Organizations are continuing to ready themselves to send workers home for the next few weeks yet keep them working, productive, and servicing their clients’ needs. Finding relief from COVID-19 imposed disruptions is an enormous challenge and for many it hinges upon how well their technology will transition from main office environments into scattered remote home offices. During this scramble, it is easy to forget some key considerations when sending workers home and setting them up for success. We have identified six main areas to address to get your employees on their feet while protecting your company during the Coronavirus Disease 2019 outbreak. These six areas are:
- Employee Communication
- Phone Communication
- Computer Equipment
- Remote Access
- Security & Compliance
- Client Communication
The toughest part about having remote workers are the extra steps it takes to keep them coordinated and in communication. In an office environment, getting a co-worker’s attention can be as simple as walking down the hall or leaning into the next cubicle, but with remote staff it is disconcerting not having a colleague around the corner.
Rebuilding communication in your remote staff is a high priority. We recommend Microsoft Teams with Office 365 for your online collaboration tool. Teams will provide your people with:
- Video and audio meeting spaces
- Instant messaging
- Team chats
- Desktop and document sharing
- Collaboration workspace
It is best to run Microsoft Teams on your local computer and it also has a nice smartphone application. To get access to Microsoft Teams you need the proper Office 365 license for each employee.
In addition to Teams, make sure employees can remotely access company email. With company email, you should have a company email policy in place that prohibits employees from emailing confidential files or information that contains Personally Identifiable Information (PII). Despite being in a difficult situation, any relaxation of email confidentiality and security policies can result in loss of PII, financial data, passwords, or other data breaches that can be catastrophic to your finances and expose you to legal action. Maintain your email security policies.
Finally, make sure your HR has good contact information for all your employees. This should include their mobile numbers. You can use an inexpensive online mass texting service to send text blasts to your employees to supplement company email. These can be setup in minutes and provide another method to keep employees informed about company changes.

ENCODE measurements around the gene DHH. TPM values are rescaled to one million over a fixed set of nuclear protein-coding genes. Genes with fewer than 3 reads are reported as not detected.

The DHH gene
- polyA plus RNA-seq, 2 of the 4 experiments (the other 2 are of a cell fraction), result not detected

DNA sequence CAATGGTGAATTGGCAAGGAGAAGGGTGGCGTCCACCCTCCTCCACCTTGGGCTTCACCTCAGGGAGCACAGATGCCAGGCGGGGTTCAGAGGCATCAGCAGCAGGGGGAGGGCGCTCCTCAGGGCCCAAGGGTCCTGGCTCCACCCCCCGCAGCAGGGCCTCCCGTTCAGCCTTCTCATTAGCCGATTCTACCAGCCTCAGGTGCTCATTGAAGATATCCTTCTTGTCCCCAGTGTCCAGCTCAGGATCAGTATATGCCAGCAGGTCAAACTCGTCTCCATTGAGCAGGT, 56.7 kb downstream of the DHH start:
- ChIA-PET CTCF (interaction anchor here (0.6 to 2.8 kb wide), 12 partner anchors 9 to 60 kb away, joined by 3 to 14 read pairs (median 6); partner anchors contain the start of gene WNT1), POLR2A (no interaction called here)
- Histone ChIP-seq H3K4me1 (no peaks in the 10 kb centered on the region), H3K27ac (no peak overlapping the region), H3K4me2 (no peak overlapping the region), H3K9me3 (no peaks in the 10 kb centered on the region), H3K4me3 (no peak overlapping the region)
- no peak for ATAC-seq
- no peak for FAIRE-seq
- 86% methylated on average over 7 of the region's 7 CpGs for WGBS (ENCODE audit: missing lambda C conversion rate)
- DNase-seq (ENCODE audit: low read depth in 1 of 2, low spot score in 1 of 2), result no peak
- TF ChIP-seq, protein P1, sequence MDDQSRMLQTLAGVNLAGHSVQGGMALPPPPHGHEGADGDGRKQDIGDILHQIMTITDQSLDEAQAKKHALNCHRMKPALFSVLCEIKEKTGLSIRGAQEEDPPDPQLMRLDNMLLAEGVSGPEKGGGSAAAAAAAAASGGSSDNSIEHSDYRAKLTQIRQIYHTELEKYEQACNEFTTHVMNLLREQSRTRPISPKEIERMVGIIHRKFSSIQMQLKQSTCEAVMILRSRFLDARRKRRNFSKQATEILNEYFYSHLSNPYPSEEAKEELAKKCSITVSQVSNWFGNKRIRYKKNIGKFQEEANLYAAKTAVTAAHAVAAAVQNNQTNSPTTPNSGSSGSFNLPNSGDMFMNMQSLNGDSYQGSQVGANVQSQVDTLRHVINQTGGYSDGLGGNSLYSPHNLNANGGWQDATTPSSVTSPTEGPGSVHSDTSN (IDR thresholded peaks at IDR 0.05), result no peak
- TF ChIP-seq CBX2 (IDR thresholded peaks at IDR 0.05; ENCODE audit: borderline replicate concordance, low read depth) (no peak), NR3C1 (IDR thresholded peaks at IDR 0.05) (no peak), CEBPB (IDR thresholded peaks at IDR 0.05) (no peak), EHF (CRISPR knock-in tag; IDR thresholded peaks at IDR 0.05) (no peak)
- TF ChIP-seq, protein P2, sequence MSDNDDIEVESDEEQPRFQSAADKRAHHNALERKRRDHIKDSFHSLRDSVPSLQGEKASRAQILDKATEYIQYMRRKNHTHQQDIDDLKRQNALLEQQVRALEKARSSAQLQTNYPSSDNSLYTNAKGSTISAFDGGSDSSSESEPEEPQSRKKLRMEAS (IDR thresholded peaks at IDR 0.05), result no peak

If you have an analog phone system and not a VoIP system, then you have more limited remote phone capabilities. You will want to talk to your phone vendor about options, but you may be left with only having remote call forward capabilities from your dial tone provider. This would be something akin to having AT&T (or your dial tone provider) forward all calls on your main number to an employee’s cell phone.
If you have a Voice-over-IP (VoIP) system, then you should have a lot more call routing options at your disposal. You should be able to do things such as:
- Install phone software onto computers and use computers as remote phones
- Install softphone software onto employee smartphones and use their smartphones just like phone extensions
- Have individual’s setup their voicemail to email them messages
- Have individual’s setup find-me/follow-me on their phone extensions to forward all their calls to cell phones
In many cases, even phone system behaviors such as ring groups and call queue systems can be mapped to accommodate remote workers with smart phone software.
Your employees with company laptops should already be set and ready to work from home. If they have multiple monitors at the office and a docking station, carefully consider if you should let them take those home or work at home without the setup. The risk of allowing staff to remove company equipment is damage and loss. Weigh this against any concerns in productivity loss.
For organizations relying upon employees to work from home using personal equipment, the main concern is security. Personal computers aren’t likely to be secured as well as or updated as carefully as company owned equipment. Personal equipment may also be in public viewing areas and shared with family members. All these concerns present jeopardy to protected data and should be carefully weighed before allowing personal equipment to access company data.
Another complication with using personal equipment is the need to install software applications onto home computers. Challenges with distributing software to personal computers include:
- License agreement violations
- Compatibility of software
- Reliance upon servers
- Act of distributing software
Carefully consider the ramifications of permitting personal computer access to company data as it can do more harm than good.
Once computer equipment is sorted, beefing up the home office is the next step. We want employees to not only be able to work from home but to be able to thrive. The best way to do this is with a multiple monitor setup. When lugging old monitors out of the storeroom or buying new monitors for key personnel, ensure that their computer can support additional monitors and be especially aware of what type of monitor connector it needs. There are many options for connectors such as: VGA, HDMI, DVI, or DisplayPort. Each requires a different connector. In many cases, you can get adapters to go from one output to a different input, but these typically aren’t easy to find at your local box store. When distributing equipment don’t forget to confirm those connectors.
Finally, let’s think about printers, faxes, and copiers. Do you really need them? It is a good time to reassess how files are stored and can a printout or paper copy be replaced with a PDF or digital file? There are many printing options available to print to a digital PDF file rather than generate paper. The digital file can then be stored on network drives, OneDrive, SharePoint, or many other digital storage repositories.